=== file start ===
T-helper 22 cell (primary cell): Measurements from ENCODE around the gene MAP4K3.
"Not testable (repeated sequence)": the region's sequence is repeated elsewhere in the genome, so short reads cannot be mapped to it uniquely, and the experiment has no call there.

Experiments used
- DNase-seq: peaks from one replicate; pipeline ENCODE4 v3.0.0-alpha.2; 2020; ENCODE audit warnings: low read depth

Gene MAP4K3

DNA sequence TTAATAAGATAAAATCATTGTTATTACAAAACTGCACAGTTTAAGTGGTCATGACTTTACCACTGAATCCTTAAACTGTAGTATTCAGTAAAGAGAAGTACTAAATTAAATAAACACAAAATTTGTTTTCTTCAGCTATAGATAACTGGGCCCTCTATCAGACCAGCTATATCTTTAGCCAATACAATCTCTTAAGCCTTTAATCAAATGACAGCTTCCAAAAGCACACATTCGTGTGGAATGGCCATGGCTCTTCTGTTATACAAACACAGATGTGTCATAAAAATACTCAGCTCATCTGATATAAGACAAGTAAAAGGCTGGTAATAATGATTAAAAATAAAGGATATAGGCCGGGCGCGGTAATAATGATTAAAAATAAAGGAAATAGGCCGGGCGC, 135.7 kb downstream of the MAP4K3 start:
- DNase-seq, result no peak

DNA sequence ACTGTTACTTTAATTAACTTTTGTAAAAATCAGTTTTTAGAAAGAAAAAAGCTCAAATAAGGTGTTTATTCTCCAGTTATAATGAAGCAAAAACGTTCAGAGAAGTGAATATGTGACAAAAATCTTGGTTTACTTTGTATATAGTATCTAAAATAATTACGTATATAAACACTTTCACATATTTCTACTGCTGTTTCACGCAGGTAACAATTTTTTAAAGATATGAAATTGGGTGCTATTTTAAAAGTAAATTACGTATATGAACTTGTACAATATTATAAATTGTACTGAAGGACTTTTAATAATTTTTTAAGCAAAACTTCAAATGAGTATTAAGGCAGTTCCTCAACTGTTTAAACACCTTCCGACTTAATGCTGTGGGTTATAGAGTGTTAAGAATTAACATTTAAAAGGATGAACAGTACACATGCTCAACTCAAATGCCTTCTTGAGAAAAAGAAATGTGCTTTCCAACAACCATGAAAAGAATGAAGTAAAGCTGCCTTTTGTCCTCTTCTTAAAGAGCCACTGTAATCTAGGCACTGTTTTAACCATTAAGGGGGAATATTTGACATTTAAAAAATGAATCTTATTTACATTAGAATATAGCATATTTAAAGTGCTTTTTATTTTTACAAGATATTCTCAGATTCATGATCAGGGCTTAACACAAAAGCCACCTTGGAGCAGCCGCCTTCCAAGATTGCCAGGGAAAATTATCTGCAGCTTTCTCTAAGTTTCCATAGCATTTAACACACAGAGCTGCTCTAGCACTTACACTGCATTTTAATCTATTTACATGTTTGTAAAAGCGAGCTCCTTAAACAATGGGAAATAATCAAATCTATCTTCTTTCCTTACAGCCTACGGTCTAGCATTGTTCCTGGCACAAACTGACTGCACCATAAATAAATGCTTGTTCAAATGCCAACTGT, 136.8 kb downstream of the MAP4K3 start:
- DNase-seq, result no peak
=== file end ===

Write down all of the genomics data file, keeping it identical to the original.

T-helper 22 cell (primary cell): Measurements from ENCODE around the gene MAP4K3.
"Not testable (repeated sequence)": the region's sequence is repeated elsewhere in the genome, so short reads cannot be mapped to it uniquely, and the experiment has no call there.

Experiments used
- DNase-seq: peaks from one replicate; pipeline ENCODE4 v3.0.0-alpha.2; 2020; ENCODE audit warnings: low read depth

Gene MAP4K3

DNA sequence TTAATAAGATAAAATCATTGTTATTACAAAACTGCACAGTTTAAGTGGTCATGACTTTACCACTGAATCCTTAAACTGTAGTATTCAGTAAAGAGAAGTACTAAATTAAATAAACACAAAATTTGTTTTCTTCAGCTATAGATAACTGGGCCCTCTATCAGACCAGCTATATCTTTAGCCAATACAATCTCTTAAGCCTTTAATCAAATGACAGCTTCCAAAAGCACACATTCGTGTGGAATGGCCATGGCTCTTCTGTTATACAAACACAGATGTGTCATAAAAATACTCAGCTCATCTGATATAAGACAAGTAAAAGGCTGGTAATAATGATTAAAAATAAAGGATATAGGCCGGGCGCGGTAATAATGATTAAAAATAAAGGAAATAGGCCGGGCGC, 135.7 kb downstream of the MAP4K3 start:
- DNase-seq, result no peak

DNA sequence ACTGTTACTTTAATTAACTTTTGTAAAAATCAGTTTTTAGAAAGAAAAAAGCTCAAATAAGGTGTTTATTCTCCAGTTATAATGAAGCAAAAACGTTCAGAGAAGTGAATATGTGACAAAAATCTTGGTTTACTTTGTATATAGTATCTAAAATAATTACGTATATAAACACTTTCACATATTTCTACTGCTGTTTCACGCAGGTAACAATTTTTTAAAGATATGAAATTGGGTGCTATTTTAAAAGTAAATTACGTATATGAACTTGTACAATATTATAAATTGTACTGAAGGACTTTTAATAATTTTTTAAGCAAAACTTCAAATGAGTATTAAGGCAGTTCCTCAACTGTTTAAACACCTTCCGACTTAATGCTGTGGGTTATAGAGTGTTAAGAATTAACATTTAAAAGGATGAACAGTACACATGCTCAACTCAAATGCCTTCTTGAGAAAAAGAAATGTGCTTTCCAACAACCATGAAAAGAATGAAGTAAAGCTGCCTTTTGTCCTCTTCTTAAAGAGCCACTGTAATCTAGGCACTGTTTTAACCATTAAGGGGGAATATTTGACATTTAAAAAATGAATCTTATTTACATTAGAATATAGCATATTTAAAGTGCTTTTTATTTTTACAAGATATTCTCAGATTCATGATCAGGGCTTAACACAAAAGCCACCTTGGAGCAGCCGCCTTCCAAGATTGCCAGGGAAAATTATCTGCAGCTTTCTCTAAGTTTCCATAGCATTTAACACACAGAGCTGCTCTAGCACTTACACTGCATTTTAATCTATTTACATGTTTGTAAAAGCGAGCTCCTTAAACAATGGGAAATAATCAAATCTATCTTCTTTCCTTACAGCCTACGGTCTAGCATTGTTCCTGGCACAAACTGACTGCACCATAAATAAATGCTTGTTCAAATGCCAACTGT, 136.8 kb downstream of the MAP4K3 start:
- DNase-seq, result no peak